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An alarming number of teenagers and young adults in this country have become victims of physical, emotional or sexual abuse at the hands of their dating partner. An estimated one in ten high school students have been hit, slapped, or physically hurt by a boyfriend or girlfriend. This violent behavior often begins between the ages of 12 and 18.

Warning signs of abuse can vary, but often include:

  • Hitting, slapping, grabbing, or shoving
  • Verbal insults, put downs, name calling, bullying, guilt trips, and the silent treatment
  • Jealousy, constantly accusations of wrongdoing, and possessive behavior
  • Monitoring your phone calls, texts and social media accounts
  • Controlling behavior such as telling you what to do, what to wear, who to talk to, how to spend your money, or who to associate with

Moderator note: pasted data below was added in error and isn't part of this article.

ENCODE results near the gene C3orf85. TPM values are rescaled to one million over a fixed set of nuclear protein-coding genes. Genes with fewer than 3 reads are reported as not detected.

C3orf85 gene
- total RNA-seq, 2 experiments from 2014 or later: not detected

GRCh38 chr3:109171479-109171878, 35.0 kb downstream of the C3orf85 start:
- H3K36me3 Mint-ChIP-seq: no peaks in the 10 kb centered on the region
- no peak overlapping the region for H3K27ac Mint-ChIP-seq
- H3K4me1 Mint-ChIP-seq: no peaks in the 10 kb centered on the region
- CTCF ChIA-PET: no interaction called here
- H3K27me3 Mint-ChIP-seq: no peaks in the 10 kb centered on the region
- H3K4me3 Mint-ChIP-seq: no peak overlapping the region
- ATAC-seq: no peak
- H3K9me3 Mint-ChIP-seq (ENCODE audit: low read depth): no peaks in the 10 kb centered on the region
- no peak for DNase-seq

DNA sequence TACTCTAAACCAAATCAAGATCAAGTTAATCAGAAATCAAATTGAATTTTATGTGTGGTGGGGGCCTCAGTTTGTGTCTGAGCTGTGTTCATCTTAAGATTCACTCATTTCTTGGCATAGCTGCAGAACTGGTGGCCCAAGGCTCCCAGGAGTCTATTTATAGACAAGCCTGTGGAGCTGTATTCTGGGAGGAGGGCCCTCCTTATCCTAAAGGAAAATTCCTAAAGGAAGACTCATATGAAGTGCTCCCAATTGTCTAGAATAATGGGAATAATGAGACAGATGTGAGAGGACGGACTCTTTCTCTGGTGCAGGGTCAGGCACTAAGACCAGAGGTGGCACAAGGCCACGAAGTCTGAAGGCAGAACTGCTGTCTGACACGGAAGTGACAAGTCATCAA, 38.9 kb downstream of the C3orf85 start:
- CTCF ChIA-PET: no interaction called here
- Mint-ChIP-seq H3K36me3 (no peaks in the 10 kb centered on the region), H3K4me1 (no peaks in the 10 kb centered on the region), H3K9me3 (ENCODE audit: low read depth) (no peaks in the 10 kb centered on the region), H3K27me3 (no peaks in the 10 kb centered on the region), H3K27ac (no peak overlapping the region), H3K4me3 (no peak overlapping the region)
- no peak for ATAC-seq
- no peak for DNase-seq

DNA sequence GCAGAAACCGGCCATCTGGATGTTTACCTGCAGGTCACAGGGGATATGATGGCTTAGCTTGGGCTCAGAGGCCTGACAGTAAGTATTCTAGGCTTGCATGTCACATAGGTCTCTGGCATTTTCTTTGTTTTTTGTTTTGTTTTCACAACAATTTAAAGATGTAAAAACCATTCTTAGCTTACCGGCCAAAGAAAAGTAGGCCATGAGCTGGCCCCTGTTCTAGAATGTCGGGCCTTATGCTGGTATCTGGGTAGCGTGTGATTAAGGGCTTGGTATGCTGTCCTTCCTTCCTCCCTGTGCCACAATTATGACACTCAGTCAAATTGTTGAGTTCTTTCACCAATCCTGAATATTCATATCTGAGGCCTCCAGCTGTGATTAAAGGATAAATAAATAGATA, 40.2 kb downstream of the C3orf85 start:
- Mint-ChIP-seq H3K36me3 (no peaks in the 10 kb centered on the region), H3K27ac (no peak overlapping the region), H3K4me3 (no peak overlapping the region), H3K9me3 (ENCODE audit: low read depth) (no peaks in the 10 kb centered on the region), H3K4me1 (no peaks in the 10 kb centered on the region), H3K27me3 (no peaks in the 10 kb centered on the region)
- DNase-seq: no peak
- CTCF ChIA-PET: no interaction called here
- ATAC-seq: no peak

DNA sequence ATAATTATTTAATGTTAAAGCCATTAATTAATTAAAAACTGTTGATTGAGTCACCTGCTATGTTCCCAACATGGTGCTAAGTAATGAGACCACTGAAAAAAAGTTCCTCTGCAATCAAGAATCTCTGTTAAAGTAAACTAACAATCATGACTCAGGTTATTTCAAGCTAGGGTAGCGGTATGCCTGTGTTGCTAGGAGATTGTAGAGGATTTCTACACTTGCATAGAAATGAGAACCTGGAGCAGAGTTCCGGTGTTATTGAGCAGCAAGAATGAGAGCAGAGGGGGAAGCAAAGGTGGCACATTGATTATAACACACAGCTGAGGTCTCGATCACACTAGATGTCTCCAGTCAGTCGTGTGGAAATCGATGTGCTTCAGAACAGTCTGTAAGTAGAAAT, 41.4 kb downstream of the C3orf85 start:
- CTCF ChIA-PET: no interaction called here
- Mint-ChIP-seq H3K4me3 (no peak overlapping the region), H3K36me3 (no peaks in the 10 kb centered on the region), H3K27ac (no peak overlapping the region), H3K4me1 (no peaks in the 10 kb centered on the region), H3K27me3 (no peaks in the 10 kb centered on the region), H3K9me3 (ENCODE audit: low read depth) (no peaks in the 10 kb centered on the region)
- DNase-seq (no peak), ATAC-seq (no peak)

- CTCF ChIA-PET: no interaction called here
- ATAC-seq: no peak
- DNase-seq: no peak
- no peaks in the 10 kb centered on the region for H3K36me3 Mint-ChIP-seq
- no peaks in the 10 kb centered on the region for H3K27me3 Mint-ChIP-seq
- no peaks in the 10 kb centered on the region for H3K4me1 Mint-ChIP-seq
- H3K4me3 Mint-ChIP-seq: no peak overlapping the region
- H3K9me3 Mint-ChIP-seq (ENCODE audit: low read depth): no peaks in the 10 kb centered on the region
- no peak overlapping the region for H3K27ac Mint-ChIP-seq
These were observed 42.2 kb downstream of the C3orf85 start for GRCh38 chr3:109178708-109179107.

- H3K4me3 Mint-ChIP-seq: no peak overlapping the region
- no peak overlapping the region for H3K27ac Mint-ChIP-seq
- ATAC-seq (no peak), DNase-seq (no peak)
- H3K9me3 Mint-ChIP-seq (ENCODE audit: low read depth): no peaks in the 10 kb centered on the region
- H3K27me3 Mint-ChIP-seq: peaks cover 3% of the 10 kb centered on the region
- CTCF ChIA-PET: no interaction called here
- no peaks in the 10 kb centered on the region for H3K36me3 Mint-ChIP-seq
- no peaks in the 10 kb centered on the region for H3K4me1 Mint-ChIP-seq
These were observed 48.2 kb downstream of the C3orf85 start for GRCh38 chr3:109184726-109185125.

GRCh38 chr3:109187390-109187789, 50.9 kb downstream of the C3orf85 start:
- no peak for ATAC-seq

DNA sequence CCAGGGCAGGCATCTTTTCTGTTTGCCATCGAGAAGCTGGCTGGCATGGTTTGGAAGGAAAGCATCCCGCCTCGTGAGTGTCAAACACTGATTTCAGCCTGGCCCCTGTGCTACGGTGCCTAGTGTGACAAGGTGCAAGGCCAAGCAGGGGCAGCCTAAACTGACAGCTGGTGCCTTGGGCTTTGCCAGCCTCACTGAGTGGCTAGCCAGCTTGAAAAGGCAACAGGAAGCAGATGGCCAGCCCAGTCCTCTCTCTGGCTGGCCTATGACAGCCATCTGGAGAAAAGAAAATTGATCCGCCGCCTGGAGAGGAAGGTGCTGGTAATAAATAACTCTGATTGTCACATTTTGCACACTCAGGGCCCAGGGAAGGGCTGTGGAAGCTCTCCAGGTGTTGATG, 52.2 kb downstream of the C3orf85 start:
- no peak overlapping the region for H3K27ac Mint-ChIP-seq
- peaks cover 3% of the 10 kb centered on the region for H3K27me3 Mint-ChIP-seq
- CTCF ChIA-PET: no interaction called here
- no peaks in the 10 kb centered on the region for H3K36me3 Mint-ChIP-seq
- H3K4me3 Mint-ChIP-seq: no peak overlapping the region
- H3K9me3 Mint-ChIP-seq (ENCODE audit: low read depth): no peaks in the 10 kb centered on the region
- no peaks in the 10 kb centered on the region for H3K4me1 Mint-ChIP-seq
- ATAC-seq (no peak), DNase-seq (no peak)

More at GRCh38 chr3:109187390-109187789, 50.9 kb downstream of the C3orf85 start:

• Isolating you from friends and family
  • Making excuses for abusive behavior or making you feel that you deserve it
  • Showing up unexpectedly or uninvited
  • Pressuring you to engage in sexual activity, and threatening to spread rumors about you if you refuse
  • Physically forcing you to engage in sexual activity

If you feel you are in an abusive relationship, talk to someone you trust, such as a parent, friend, teacher, counselor or school officer.

If you think someone you know is in an abusive relationship, tell an adult.

If you suspect a friend or classmate is in danger, call 911

Destructive relationships during the teen years can lead to lifelong, unhealthy relationship practices and contribute to behaviors that may result in chronic mental and physical conditions in adulthood.

Furthermore, teens that are physically hurt by a dating partner are more likely to engage in risky sexual behavior, binge drinking, and drug use.

If you or someone you know is the victim of teen dating violence, call our Domestic Violence Bureau at (914) 995-3000.